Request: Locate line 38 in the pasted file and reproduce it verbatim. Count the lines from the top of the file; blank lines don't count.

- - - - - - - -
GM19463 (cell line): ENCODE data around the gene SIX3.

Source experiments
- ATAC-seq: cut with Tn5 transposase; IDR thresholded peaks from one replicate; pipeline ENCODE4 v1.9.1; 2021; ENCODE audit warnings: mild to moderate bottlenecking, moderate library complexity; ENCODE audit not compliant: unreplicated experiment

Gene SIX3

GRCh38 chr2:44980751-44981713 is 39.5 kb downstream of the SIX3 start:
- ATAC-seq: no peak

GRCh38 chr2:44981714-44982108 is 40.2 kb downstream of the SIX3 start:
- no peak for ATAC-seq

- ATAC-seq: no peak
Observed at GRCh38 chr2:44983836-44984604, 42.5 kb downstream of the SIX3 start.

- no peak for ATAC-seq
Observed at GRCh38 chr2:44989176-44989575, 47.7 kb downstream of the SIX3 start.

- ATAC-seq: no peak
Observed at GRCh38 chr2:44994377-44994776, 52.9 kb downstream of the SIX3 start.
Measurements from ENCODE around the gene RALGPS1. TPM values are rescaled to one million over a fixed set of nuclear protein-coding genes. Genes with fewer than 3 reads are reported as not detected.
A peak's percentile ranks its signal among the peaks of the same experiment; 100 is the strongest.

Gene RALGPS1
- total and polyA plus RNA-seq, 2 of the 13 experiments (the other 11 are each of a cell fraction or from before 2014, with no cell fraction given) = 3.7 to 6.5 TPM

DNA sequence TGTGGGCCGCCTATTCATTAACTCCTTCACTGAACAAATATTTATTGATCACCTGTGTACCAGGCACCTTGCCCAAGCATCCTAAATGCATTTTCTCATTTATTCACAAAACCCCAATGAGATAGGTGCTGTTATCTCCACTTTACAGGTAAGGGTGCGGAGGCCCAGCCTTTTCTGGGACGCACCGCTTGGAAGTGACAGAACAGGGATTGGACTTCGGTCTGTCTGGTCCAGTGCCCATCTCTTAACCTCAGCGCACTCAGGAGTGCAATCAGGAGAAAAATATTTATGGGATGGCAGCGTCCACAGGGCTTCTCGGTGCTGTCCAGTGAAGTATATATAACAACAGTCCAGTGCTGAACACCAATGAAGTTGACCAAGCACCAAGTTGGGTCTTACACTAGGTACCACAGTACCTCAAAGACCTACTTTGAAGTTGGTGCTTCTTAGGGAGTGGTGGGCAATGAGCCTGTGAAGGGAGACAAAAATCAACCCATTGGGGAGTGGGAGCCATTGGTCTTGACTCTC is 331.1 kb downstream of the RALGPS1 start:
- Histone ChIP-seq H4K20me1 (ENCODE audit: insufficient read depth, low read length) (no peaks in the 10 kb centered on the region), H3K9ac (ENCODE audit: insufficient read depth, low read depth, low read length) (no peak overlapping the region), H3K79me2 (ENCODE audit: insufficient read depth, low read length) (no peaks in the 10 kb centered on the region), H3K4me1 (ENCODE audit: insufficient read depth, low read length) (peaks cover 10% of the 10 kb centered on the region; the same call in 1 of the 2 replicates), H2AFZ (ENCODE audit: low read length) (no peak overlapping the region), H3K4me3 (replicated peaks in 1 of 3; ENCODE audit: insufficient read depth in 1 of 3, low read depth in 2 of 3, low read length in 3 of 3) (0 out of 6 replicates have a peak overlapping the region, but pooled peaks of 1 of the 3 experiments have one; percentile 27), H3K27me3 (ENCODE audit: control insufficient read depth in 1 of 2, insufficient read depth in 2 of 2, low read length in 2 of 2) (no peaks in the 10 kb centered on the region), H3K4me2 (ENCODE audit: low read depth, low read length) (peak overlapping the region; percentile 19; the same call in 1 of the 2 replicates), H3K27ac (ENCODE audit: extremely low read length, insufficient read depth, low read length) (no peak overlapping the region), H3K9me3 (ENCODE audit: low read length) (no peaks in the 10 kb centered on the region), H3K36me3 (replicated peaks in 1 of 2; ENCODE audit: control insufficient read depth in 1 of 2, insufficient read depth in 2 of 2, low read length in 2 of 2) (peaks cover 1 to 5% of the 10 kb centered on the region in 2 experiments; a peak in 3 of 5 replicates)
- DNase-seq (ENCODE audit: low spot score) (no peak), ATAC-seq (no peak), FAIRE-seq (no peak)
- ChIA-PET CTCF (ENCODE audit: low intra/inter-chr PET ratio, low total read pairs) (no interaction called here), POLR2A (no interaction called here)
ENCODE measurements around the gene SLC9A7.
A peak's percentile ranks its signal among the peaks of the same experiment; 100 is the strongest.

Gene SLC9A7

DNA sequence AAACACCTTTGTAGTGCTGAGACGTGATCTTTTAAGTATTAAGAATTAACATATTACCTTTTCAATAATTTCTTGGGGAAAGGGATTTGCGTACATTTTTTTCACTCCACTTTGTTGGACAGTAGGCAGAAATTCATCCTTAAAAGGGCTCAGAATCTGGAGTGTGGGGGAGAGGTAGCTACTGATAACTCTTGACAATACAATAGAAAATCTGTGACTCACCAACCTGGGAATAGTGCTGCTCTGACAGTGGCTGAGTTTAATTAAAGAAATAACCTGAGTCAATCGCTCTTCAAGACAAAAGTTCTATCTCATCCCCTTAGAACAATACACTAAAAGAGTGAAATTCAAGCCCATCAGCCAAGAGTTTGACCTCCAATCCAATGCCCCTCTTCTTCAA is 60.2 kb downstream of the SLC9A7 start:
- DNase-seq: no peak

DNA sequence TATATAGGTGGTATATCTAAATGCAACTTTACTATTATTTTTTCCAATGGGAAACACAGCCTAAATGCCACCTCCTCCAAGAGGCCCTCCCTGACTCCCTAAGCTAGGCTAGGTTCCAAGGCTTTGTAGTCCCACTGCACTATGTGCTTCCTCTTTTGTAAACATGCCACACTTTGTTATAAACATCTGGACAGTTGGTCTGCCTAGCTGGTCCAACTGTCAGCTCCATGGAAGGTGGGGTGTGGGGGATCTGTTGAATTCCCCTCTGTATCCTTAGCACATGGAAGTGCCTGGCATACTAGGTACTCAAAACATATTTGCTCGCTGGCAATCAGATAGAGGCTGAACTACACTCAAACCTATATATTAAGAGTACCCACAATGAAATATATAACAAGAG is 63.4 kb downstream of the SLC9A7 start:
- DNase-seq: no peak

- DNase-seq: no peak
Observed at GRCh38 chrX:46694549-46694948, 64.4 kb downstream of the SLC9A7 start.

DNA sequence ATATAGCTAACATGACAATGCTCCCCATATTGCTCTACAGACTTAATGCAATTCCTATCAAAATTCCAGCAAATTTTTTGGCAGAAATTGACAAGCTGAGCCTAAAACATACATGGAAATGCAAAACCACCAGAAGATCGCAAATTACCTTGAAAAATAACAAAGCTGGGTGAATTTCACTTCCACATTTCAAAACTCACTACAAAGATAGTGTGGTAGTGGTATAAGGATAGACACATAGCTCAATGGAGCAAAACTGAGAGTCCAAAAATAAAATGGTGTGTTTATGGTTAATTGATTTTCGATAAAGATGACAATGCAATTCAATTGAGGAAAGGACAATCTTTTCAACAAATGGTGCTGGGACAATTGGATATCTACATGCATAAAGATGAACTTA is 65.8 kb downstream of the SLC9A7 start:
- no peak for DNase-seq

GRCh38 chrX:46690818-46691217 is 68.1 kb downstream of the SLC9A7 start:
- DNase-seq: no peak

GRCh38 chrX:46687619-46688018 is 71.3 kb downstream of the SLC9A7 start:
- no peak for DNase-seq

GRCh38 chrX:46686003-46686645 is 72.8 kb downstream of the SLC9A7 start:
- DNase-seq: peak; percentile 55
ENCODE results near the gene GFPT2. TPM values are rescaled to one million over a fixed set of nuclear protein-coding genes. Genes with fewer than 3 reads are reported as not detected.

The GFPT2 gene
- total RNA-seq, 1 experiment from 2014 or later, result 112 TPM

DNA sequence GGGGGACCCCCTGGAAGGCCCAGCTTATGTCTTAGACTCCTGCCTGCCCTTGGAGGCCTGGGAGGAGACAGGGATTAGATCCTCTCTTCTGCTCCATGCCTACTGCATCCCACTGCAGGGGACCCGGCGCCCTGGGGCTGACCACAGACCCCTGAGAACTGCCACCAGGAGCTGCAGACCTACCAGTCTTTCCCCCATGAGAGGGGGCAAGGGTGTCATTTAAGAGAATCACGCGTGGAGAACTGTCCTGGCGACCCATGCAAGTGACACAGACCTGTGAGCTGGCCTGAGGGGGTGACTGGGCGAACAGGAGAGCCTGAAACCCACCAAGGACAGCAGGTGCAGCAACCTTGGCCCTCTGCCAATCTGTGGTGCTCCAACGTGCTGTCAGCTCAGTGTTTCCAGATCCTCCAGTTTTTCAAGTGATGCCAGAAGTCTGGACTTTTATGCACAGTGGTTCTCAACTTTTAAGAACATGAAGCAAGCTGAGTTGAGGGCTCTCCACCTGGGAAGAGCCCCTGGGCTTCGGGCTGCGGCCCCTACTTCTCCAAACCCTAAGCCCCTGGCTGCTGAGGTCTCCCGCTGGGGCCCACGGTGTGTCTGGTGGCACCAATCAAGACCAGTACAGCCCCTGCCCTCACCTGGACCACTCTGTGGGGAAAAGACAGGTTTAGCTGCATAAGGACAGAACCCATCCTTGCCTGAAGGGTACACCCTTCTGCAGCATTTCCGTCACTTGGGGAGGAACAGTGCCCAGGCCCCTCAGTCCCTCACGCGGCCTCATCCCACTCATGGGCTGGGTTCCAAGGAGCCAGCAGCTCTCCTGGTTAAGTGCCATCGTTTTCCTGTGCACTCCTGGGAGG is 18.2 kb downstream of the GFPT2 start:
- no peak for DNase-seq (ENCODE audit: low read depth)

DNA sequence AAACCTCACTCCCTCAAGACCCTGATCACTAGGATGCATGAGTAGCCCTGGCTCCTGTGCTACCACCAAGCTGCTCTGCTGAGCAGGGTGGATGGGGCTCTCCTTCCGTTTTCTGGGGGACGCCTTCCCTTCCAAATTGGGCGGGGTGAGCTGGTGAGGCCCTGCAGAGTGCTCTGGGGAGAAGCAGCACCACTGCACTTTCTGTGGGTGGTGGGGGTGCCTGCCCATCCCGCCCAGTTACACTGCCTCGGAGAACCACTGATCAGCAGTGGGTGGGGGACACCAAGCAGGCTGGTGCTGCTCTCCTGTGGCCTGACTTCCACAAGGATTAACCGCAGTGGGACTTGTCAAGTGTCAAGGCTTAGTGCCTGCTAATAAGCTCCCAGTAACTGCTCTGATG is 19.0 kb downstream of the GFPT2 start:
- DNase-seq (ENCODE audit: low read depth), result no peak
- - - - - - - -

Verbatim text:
GRCh38 chrX:46686003-46686645 is 72.8 kb downstream of the SLC9A7 start: